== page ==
No Big Song & Dance
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No Big Song & Dance

song and dance.jpgWe’re usually pretty forgiving when it comes to bad musical theatre. There’s a secret part of us that digs an overwrought power ballad every now and then. And while we’ve never been particularly big Andrew Lloyd Webber fans, there is a secret shameful part of us that kind of enjoyed Cats. Plus, there is one Webber song that we do genuinely love – Tell Me on a Sunday, from Song and Dance. So our expectations for this show, if not exactly high, were at least middling.
What we failed to take into account, however, was that, as lovely a song as Tell Me on a Sunday is, it’s only one song. One song of about twenty. And the other nineteen aren’t so hot. Louise Pitre is an intrepid performer with a lovely voice, and she does her best with the bland material, but the show gives her so little to work with. She is all alone onstage, singing her way through a cycle of very similar-sounding songs all about a woman’s poor choices when it comes to men. That’s the “Song” part. The “Dance” part is the second act, wherein (as you’ll all have heard by now) Rex Harrington, sadly, gravely injured his Achilles tendon on opening night (his part has been taken over by Roberto Campanella).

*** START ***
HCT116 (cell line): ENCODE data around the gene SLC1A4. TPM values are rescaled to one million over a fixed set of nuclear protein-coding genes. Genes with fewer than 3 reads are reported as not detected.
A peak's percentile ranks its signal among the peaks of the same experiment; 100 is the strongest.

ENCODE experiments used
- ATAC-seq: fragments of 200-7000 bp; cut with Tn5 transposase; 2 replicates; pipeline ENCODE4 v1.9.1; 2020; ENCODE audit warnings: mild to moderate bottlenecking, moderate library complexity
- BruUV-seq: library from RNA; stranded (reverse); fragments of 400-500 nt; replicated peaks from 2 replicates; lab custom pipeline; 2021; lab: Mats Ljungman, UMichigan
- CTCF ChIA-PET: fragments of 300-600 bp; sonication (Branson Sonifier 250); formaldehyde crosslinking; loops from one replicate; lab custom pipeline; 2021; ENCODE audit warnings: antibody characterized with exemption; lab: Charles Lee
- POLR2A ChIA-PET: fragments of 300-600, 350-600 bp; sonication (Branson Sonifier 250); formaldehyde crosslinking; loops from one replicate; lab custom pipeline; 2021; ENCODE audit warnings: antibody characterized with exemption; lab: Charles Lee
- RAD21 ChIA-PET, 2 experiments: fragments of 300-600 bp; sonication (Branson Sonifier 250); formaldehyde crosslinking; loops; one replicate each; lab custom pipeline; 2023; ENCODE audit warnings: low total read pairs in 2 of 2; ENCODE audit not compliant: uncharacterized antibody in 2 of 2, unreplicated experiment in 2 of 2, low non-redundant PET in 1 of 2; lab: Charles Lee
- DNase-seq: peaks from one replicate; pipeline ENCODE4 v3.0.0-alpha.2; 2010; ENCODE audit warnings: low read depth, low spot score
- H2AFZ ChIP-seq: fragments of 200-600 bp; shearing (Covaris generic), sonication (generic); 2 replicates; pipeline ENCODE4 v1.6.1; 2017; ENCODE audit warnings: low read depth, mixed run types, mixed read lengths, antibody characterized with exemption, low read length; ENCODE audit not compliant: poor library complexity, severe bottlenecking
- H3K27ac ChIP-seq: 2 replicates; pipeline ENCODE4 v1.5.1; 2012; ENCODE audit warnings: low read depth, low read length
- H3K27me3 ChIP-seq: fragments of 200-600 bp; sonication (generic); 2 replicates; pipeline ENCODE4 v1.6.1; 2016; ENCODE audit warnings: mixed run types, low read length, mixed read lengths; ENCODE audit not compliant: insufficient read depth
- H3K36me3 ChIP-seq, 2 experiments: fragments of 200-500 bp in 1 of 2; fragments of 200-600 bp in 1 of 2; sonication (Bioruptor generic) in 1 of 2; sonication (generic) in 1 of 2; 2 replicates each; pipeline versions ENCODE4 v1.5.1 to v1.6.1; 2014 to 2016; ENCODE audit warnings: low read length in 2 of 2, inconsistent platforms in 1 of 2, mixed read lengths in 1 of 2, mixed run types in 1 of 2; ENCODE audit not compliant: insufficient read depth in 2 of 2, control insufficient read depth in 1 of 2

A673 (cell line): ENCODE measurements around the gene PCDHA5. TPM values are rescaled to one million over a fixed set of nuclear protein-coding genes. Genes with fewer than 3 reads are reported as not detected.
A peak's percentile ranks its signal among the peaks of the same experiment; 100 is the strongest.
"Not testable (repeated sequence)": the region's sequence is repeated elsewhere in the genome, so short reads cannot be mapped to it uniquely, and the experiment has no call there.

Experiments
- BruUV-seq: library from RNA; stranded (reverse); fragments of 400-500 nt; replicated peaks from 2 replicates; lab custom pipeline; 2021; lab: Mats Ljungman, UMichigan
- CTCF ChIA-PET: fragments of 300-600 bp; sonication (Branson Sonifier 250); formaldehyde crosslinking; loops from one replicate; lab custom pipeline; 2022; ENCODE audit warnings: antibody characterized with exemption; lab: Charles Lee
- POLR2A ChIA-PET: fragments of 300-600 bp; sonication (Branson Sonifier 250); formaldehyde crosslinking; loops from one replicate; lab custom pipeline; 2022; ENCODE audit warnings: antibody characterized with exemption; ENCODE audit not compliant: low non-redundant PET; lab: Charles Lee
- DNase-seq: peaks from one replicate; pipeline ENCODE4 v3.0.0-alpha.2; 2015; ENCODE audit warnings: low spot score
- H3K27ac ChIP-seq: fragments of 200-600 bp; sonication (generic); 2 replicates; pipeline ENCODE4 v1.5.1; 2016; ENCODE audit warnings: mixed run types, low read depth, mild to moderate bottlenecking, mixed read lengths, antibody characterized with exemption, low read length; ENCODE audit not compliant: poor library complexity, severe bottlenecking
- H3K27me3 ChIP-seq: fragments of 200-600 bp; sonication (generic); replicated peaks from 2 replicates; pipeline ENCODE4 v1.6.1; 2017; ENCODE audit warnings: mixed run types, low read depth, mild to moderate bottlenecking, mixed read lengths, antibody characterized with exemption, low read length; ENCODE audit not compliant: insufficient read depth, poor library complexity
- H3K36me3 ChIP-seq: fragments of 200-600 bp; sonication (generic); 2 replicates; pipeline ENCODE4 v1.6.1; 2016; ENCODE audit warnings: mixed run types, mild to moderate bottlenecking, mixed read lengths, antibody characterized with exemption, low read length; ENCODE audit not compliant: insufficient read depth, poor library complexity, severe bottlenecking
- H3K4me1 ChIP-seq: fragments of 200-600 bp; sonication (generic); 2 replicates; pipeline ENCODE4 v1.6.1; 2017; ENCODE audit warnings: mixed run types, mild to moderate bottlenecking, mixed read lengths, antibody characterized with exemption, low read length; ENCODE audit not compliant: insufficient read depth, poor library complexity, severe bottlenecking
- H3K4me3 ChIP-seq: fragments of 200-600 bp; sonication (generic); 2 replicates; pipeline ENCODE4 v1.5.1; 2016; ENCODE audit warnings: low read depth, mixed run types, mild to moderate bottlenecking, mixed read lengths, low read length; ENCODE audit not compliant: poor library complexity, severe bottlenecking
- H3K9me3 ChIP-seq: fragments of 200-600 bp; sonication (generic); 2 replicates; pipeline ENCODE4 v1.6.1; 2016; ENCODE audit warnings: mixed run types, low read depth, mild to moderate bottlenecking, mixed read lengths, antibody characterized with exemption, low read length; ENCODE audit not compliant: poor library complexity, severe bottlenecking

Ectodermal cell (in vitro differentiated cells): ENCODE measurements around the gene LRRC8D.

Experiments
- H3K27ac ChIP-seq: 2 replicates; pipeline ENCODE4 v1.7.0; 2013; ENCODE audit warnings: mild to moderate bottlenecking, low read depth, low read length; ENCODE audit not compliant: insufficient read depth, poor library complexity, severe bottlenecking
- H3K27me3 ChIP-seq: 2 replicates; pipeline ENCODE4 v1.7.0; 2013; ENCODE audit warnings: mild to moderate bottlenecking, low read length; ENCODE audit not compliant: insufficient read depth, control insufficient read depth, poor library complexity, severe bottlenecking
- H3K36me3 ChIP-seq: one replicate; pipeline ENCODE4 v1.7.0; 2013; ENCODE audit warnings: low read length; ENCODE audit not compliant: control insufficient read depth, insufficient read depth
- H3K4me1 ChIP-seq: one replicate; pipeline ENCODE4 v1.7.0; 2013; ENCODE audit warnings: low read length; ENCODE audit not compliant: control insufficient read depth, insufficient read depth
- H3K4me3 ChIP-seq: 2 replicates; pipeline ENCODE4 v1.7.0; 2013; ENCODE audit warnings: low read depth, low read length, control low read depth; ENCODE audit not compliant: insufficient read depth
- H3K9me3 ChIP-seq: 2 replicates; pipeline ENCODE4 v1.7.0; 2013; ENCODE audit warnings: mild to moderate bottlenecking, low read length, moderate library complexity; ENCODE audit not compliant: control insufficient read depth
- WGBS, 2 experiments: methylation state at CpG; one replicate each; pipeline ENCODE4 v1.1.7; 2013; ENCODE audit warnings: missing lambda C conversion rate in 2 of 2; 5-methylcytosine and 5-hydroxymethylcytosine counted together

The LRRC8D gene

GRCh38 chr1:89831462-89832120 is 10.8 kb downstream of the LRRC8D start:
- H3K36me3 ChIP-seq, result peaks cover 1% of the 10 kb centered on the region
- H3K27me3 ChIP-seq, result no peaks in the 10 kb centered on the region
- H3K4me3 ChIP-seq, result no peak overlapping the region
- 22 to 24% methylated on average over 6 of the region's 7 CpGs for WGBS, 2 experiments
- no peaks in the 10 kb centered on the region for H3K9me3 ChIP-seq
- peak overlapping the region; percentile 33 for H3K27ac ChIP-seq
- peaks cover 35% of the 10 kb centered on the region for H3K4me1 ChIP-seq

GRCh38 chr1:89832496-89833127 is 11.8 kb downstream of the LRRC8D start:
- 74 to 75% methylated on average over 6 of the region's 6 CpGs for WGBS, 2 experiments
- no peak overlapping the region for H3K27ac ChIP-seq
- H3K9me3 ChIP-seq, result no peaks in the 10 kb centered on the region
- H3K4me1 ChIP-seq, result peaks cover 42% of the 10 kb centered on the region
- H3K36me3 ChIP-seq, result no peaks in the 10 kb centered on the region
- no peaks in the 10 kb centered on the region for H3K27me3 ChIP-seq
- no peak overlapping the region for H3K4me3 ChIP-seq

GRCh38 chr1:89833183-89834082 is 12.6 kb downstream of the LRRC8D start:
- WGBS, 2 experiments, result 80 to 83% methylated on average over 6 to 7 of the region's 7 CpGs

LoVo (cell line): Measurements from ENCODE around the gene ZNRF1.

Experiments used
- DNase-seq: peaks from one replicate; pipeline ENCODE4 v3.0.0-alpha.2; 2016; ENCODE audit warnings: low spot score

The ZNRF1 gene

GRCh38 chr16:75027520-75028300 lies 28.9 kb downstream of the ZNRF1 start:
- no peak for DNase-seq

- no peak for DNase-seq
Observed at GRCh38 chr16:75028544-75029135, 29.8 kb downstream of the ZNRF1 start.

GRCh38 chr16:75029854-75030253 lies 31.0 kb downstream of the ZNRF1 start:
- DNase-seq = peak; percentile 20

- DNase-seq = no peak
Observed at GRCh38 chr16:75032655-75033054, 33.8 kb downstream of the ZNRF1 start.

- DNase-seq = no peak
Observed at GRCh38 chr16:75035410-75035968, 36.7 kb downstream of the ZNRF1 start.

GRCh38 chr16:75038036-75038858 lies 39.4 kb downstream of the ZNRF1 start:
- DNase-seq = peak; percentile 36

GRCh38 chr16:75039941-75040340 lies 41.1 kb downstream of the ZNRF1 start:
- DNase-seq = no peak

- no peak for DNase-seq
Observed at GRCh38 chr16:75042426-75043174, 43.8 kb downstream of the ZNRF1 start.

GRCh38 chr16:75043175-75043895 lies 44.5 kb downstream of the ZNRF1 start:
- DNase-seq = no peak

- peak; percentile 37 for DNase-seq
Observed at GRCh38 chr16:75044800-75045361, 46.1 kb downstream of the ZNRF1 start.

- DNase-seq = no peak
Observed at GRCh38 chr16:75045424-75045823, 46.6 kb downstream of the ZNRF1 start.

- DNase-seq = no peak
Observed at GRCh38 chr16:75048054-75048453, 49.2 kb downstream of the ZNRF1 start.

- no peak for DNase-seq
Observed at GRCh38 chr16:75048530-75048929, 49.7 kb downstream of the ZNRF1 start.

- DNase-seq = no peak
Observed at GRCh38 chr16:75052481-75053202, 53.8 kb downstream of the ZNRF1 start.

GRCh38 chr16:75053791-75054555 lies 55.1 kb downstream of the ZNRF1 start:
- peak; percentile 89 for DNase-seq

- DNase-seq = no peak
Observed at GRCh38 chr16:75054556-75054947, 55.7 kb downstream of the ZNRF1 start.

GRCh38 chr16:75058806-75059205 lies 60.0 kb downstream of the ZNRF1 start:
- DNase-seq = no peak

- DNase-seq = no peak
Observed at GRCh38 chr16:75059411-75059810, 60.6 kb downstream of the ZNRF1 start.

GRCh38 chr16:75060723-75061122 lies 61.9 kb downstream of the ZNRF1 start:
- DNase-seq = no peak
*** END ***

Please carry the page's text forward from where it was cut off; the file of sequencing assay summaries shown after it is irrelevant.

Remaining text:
We can’t help but wonder what, exactly, is the point of this show, and, especially, what is the point of bringing it to Toronto now? It is laughably dated, but mostly it’s just dull.

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